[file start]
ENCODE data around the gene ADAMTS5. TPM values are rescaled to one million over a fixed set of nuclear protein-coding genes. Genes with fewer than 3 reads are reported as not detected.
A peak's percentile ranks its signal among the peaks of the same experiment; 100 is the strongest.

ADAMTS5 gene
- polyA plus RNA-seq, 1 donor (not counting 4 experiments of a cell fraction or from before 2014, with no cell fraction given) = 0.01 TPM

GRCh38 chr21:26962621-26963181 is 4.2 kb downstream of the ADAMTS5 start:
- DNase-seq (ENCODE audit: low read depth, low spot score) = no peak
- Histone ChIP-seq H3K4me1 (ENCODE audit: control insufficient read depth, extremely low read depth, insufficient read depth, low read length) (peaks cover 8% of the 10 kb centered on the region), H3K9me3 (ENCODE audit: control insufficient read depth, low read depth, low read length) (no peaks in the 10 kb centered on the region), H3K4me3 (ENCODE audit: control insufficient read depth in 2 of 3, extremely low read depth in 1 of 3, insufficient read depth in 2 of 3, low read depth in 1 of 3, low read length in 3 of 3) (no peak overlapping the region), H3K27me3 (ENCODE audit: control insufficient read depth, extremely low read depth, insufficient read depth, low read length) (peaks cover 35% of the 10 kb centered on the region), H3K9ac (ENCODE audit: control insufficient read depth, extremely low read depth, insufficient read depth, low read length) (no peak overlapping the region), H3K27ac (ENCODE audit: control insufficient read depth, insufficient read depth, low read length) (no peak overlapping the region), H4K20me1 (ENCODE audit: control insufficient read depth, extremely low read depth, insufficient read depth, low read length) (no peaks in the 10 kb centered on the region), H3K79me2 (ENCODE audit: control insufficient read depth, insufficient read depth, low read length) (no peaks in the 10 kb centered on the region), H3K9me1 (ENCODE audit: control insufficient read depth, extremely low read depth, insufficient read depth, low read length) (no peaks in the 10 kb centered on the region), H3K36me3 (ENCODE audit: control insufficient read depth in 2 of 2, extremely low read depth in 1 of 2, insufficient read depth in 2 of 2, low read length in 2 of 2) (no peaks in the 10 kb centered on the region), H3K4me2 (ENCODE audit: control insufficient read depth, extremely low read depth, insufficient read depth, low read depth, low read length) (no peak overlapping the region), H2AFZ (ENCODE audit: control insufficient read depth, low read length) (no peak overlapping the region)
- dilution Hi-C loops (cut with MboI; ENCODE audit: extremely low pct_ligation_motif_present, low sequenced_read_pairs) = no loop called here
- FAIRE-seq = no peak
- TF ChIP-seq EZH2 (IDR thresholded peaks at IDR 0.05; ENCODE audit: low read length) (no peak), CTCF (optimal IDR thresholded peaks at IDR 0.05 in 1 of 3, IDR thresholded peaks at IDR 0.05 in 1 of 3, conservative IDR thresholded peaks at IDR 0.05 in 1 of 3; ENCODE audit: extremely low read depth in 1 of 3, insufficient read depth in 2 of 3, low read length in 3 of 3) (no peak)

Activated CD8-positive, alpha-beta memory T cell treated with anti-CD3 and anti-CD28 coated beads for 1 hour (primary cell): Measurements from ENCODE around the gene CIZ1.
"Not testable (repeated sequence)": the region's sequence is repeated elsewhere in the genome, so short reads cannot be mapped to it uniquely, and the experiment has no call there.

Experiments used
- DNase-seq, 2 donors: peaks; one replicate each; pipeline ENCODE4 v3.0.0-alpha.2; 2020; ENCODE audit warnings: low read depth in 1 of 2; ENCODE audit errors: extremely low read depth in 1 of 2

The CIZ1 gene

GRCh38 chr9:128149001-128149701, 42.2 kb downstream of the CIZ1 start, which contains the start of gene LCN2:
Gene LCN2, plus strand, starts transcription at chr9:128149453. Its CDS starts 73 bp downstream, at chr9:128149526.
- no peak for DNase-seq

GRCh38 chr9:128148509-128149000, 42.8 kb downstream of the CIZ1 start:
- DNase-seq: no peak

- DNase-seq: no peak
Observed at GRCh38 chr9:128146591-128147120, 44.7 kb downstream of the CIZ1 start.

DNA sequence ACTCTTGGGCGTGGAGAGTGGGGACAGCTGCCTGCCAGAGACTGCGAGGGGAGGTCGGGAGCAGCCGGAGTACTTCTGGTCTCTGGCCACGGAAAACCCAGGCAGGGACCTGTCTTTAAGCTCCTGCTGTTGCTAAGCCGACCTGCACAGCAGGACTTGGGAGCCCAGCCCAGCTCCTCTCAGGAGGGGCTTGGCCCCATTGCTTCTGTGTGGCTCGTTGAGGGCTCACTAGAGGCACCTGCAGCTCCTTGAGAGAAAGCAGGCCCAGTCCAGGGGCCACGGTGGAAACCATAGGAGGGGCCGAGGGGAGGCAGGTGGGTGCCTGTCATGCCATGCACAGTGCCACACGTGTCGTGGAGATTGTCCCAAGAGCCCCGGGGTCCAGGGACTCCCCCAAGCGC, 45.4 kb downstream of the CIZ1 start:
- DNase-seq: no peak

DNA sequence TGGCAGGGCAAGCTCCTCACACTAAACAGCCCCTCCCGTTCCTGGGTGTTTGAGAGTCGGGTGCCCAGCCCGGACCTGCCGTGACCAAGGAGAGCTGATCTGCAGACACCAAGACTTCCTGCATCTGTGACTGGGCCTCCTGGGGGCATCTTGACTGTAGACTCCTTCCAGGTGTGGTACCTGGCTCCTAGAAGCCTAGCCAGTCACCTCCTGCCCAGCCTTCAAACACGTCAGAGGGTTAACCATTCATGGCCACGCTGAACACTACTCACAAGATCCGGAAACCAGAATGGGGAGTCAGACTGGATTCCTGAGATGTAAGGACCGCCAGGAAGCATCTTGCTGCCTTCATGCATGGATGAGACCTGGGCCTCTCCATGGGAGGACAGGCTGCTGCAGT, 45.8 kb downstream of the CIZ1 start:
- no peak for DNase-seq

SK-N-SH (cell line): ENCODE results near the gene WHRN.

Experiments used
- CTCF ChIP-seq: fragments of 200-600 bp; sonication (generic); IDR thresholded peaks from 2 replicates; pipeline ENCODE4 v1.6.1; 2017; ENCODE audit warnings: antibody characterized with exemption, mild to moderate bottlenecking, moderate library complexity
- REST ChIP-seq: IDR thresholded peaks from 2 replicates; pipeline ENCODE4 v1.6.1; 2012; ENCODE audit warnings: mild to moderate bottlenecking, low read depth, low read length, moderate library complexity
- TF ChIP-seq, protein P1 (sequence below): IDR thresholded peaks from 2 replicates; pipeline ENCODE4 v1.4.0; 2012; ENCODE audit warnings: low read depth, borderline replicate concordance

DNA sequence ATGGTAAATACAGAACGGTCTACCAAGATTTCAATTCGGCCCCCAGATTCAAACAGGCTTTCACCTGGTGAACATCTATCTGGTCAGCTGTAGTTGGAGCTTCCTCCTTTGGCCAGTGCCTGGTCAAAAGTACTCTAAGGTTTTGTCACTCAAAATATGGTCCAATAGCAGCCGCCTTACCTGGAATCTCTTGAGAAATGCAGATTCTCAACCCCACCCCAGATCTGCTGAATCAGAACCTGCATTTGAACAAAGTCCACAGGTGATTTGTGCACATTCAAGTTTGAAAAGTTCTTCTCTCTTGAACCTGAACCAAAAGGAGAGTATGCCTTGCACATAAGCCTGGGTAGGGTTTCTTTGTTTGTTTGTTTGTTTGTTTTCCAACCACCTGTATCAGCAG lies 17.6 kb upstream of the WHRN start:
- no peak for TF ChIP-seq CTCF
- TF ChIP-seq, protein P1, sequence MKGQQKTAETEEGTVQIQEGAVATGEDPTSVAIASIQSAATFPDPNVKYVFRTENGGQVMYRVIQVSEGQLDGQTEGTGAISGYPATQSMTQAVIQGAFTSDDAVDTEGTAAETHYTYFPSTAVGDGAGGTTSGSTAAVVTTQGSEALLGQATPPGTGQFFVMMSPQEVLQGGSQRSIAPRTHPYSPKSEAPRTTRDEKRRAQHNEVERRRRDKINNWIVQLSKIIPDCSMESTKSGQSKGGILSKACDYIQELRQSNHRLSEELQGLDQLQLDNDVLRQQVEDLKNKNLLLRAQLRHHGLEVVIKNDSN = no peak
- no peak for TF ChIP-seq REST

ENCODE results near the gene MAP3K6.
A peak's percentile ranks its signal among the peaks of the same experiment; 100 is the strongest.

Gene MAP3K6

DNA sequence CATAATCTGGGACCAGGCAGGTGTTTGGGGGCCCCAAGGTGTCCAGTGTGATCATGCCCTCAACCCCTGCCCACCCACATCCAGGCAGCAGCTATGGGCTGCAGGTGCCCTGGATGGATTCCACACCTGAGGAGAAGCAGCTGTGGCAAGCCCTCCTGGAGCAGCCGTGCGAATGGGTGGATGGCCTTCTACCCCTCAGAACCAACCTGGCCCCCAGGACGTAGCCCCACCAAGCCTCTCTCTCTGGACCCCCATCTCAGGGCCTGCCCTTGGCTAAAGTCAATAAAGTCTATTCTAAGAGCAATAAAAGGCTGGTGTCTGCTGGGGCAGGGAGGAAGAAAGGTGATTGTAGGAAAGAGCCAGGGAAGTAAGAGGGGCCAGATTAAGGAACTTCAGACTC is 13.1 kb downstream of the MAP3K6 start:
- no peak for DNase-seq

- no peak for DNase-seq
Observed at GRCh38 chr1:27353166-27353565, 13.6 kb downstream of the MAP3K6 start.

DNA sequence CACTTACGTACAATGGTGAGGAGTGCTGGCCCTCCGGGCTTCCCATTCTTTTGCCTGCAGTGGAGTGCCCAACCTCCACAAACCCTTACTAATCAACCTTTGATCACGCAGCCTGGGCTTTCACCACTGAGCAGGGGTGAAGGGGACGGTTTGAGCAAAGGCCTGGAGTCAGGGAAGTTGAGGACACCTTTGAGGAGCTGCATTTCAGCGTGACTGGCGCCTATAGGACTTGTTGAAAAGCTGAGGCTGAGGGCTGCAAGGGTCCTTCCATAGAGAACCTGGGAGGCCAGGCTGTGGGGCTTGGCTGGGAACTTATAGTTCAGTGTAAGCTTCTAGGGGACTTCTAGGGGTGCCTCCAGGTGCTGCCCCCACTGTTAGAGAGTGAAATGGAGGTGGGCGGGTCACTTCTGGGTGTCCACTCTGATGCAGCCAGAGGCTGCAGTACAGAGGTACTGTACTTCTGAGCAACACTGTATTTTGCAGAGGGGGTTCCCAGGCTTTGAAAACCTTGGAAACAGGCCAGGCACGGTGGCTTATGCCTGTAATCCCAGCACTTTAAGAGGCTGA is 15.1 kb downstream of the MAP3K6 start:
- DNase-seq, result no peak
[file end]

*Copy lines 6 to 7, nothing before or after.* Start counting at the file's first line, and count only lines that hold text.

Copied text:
- DNase-seq (ENCODE audit: low read depth, low spot score) = no peak
- Histone ChIP-seq H3K4me1 (ENCODE audit: control insufficient read depth, extremely low read depth, insufficient read depth, low read length) (peaks cover 8% of the 10 kb centered on the region), H3K9me3 (ENCODE audit: control insufficient read depth, low read depth, low read length) (no peaks in the 10 kb centered on the region), H3K4me3 (ENCODE audit: control insufficient read depth in 2 of 3, extremely low read depth in 1 of 3, insufficient read depth in 2 of 3, low read depth in 1 of 3, low read length in 3 of 3) (no peak overlapping the region), H3K27me3 (ENCODE audit: control insufficient read depth, extremely low read depth, insufficient read depth, low read length) (peaks cover 35% of the 10 kb centered on the region), H3K9ac (ENCODE audit: control insufficient read depth, extremely low read depth, insufficient read depth, low read length) (no peak overlapping the region), H3K27ac (ENCODE audit: control insufficient read depth, insufficient read depth, low read length) (no peak overlapping the region), H4K20me1 (ENCODE audit: control insufficient read depth, extremely low read depth, insufficient read depth, low read length) (no peaks in the 10 kb centered on the region), H3K79me2 (ENCODE audit: control insufficient read depth, insufficient read depth, low read length) (no peaks in the 10 kb centered on the region), H3K9me1 (ENCODE audit: control insufficient read depth, extremely low read depth, insufficient read depth, low read length) (no peaks in the 10 kb centered on the region), H3K36me3 (ENCODE audit: control insufficient read depth in 2 of 2, extremely low read depth in 1 of 2, insufficient read depth in 2 of 2, low read length in 2 of 2) (no peaks in the 10 kb centered on the region), H3K4me2 (ENCODE audit: control insufficient read depth, extremely low read depth, insufficient read depth, low read depth, low read length) (no peak overlapping the region), H2AFZ (ENCODE audit: control insufficient read depth, low read length) (no peak overlapping the region)